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Child disciplinary practices at home : evidence from a range of low- and middle-income countries

UNITED NATIONS CHILDREN’S FUND (UNICEF)
2010

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This report analyses findings on child discipline from 35 Multiple Indicator Cluster Surveys (MICS) and Demographic and Health Surveys (DHS) conducted in low and middle-income countries in 2005 and 2006. Questions on child discipline were addressed to the mother (or primary caregiver) of one randomly selected child aged 2-14 years in each household. The questionnaire asked whether any member of the household had used various disciplinary practices with that child during the past month. The survey covered eight violent disciplinary practices, some of which were psychological (such as shouting and name calling) while others were physical (such as shaking and hitting). The surveys also collected information on three nonviolent forms of discipline, such as explaining why a behaviour is wrong. Finally, interviewers asked the mother (or primary caregiver) about her or his personal beliefs regarding the need for physical punishment in child rearing"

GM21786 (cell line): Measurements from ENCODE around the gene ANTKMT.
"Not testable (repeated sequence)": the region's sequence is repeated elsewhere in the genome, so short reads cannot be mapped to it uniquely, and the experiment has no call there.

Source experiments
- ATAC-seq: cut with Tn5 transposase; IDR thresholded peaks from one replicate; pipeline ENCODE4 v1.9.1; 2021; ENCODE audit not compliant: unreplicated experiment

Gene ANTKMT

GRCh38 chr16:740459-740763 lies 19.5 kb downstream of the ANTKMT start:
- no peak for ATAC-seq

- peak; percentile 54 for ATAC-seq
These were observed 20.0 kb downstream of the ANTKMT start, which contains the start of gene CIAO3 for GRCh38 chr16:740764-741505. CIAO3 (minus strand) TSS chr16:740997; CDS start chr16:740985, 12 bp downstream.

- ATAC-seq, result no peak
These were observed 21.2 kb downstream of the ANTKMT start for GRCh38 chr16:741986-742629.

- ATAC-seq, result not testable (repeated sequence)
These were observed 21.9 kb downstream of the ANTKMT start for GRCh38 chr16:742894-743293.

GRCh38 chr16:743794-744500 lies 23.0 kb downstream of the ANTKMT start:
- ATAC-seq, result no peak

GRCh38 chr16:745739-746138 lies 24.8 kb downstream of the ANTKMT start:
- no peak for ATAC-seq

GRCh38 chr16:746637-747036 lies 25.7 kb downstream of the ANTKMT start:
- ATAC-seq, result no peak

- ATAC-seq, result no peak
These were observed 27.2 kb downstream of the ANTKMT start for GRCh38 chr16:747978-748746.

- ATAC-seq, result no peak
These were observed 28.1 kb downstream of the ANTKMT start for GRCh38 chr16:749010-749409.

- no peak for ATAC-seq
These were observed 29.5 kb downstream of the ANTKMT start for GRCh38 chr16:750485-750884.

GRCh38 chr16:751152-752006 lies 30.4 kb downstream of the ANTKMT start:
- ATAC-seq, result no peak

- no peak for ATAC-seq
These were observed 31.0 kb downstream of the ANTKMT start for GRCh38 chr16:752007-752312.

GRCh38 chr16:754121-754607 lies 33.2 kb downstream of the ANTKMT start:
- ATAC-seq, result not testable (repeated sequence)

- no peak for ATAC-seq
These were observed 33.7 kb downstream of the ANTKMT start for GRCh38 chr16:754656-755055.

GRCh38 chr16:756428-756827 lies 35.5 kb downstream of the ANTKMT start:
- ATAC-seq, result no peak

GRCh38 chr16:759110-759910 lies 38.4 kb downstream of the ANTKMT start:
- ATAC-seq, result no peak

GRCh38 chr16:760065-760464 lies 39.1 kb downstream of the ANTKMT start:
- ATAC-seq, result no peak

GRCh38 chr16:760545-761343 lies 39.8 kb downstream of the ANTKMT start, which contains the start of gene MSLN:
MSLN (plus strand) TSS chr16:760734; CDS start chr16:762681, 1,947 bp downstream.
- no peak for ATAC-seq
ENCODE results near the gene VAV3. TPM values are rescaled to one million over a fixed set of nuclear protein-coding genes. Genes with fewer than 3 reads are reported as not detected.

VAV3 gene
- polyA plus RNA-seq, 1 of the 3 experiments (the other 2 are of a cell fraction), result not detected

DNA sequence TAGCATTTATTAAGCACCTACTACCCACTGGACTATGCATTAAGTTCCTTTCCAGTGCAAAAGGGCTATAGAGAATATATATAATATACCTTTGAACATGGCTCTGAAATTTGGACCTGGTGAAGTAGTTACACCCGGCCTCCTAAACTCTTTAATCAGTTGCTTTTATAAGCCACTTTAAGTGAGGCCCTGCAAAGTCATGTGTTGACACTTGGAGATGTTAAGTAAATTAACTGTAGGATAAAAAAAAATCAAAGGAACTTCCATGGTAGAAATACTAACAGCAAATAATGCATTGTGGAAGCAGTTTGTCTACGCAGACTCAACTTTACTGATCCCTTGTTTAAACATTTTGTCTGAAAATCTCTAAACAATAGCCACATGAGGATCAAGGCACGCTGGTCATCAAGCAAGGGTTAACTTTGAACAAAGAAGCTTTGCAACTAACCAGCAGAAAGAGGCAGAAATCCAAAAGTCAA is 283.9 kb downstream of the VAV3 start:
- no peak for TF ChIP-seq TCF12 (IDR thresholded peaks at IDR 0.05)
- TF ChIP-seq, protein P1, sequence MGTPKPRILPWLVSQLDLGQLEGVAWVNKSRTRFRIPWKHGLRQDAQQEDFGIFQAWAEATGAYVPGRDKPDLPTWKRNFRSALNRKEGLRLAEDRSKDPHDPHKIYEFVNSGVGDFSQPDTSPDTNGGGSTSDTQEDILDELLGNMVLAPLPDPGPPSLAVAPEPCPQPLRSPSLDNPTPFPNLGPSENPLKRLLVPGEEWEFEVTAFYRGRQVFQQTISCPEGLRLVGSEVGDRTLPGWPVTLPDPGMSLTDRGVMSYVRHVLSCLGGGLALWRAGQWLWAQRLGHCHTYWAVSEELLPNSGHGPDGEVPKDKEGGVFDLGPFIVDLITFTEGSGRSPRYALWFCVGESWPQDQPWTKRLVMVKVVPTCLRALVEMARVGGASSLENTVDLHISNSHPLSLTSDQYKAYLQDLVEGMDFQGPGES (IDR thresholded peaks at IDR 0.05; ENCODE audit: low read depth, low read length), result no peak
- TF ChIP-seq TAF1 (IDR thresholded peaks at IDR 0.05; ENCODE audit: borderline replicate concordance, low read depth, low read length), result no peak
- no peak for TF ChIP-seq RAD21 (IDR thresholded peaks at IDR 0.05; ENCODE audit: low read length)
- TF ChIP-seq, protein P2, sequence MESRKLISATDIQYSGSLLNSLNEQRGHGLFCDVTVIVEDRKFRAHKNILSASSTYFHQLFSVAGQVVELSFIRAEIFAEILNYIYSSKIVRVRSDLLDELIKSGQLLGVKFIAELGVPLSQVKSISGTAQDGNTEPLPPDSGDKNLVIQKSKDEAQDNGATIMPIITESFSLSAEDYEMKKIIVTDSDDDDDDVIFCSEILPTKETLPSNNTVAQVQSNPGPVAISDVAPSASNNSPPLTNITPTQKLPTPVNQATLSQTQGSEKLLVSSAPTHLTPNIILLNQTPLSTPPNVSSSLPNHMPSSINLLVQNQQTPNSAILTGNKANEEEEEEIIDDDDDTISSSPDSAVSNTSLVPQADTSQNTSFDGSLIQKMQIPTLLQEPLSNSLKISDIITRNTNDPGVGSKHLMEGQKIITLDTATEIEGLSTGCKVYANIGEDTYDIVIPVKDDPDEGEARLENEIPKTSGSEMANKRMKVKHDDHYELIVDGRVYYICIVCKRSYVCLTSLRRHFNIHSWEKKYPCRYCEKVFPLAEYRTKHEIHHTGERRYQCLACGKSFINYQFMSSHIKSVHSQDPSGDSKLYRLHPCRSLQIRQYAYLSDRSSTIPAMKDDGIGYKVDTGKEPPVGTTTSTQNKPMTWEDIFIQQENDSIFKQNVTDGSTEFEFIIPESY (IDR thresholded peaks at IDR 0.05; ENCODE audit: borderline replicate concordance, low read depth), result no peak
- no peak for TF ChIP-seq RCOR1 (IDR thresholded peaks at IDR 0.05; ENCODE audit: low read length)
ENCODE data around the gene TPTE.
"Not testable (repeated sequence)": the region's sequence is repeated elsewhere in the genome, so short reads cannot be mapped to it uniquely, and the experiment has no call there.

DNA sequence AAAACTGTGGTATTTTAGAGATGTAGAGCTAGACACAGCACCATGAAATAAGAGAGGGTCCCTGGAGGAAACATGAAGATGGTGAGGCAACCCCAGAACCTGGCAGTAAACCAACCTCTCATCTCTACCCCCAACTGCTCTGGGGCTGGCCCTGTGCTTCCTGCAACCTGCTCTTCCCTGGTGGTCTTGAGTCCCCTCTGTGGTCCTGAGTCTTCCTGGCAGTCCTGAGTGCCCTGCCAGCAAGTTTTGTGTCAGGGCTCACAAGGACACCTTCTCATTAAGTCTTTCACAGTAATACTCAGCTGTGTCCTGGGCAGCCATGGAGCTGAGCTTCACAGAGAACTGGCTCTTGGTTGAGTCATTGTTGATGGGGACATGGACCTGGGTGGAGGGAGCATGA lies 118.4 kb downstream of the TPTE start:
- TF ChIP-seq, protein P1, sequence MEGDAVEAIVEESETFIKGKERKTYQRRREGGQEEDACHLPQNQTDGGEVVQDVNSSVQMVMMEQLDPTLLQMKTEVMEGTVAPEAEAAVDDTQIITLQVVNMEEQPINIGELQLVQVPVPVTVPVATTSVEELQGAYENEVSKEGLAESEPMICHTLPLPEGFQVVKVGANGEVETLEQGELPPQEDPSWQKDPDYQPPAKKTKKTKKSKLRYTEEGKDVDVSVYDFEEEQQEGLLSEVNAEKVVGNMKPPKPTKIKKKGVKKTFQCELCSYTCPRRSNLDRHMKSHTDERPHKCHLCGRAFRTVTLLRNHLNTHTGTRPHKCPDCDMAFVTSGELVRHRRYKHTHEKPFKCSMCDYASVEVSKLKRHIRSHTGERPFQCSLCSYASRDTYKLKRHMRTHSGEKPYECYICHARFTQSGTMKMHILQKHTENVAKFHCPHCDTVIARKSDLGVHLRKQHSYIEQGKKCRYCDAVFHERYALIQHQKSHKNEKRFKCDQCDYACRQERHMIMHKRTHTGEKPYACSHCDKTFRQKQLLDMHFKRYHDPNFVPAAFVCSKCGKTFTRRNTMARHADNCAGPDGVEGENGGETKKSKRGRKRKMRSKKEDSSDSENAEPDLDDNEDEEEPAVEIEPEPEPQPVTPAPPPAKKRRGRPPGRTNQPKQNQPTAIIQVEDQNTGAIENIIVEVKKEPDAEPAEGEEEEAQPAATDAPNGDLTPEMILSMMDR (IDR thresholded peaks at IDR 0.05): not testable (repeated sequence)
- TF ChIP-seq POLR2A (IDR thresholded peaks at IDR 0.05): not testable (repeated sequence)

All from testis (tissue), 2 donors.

Practical mother, newborn and child care in developing countries

EBRAHIM, G J
2007

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This CD comprises electronic editions of 'Practical Mother, Newborn and Child Care in Developing Countries' by Prof G J Ebrahim, Emeritus Professor, Institute of Child Health, London. 'An autorun CD with over 260 images/figures, 430 PowerPoint slides, an index of over 90 tables and an index

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